Here's what you need to know about the legal and ethical ramifications of withholding information from patients.
If there's one thing sacred in the doctor-patient relationship, it's trust. Open and honest dialogue on both sides of the exam table is by all accounts critical to effective care. Patients have to be truthful to ensure diagnostic accuracy and an appropriate treatment plan, while doctors need to provide full disclosure about their patient's health — the good and the bad— to help patients make informed decisions. Indeed, patient autonomy is the cornerstone of modern medicine and patient-centered care.
That patients are entitled to the truth, then, is a given, but just how much doctors are obligated to reveal is in fact a matter of much debate — particularly as it relates to the sick and dying. Physicians are often forced to balance compassion with the patient's right to know. There are patients, for example, who are too emotionally frail to be told about the progressive symptoms of their disease. There are accident victims who are alert enough to learn of a loved one's death — but whose relatives ask that the news be delivered later by a family member. There are elderly patients with dementia who would be mercilessly forced to relive the loss of a spouse on a daily basis. There are adult children who demand that you spare their elderly parent from a grim diagnosis. And there are patients whose cultural beliefs differ greatly on the topic of medical disclosure. Such scenarios beg the question: Is it ever appropriate to spin the truth or withhold information from a patient? Is it ever OK to lie?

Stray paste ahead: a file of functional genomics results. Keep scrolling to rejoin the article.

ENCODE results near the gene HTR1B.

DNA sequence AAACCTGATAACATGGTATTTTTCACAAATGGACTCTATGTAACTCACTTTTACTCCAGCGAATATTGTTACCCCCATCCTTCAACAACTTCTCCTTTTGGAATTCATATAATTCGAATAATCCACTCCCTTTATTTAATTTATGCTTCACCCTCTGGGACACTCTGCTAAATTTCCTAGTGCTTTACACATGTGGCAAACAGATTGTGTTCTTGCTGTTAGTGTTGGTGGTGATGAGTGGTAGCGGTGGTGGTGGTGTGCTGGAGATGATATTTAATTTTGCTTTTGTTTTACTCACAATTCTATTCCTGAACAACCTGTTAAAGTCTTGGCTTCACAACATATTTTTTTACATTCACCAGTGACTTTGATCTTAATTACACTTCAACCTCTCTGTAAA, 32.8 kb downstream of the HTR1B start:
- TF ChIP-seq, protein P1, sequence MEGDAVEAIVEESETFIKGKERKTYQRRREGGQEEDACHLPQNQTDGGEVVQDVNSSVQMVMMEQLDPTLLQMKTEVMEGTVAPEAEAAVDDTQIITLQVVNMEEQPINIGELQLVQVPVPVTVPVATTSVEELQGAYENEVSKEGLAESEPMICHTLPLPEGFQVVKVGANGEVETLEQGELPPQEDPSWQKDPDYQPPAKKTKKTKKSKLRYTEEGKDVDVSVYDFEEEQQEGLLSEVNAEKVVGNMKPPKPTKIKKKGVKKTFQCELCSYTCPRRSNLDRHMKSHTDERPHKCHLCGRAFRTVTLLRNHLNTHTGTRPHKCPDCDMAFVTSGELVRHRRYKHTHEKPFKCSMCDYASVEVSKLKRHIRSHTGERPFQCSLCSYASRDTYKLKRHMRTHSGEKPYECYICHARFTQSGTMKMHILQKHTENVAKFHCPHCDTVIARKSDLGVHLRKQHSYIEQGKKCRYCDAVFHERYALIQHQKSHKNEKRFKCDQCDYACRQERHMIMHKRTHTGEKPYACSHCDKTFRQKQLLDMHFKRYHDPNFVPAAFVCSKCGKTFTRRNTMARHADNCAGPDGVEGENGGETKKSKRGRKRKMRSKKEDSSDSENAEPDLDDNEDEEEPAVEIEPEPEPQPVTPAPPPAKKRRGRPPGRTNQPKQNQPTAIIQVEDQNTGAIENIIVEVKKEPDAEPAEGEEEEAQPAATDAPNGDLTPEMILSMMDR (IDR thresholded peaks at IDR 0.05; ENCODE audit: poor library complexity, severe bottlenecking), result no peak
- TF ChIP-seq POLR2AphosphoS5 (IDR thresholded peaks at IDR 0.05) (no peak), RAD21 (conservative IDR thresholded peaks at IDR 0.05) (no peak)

"There are rarely cut and dry ethical issues because you've got competing interests," says Nancy Berlinger, a research scholar who specializes in end-of-life healthcare ethics at The Hastings Center, an independent bioethics research institute in Garrison, N.Y. "It's very complex. No one in medicine gets up in the morning and says, 'I'm going to lie to people today.' It's more about saying, 'How do I balance my obligation to be truthful with my desire to be compassionate and how does that work, really, in practice?'"
Informed consent wasn't always the mantra. Thirty years ago, cancer patients in the United States were frequently misled about the extent of their illness. "I remember being in medical school years ago and being distinctly told that when a person has lung cancer, never tell them they have lung cancer," says Peter Dixon, a former oncologist and current primary-care doctor with a geriatric group in Essex, Conn. "We were told to give them a dose of morphine and wash our hands of it. Things have certainly changed." Today, doctors are expected to treat patients as partners, delivering a complete picture of their prognosis and treatment options so patients can take an active role in their own healthcare.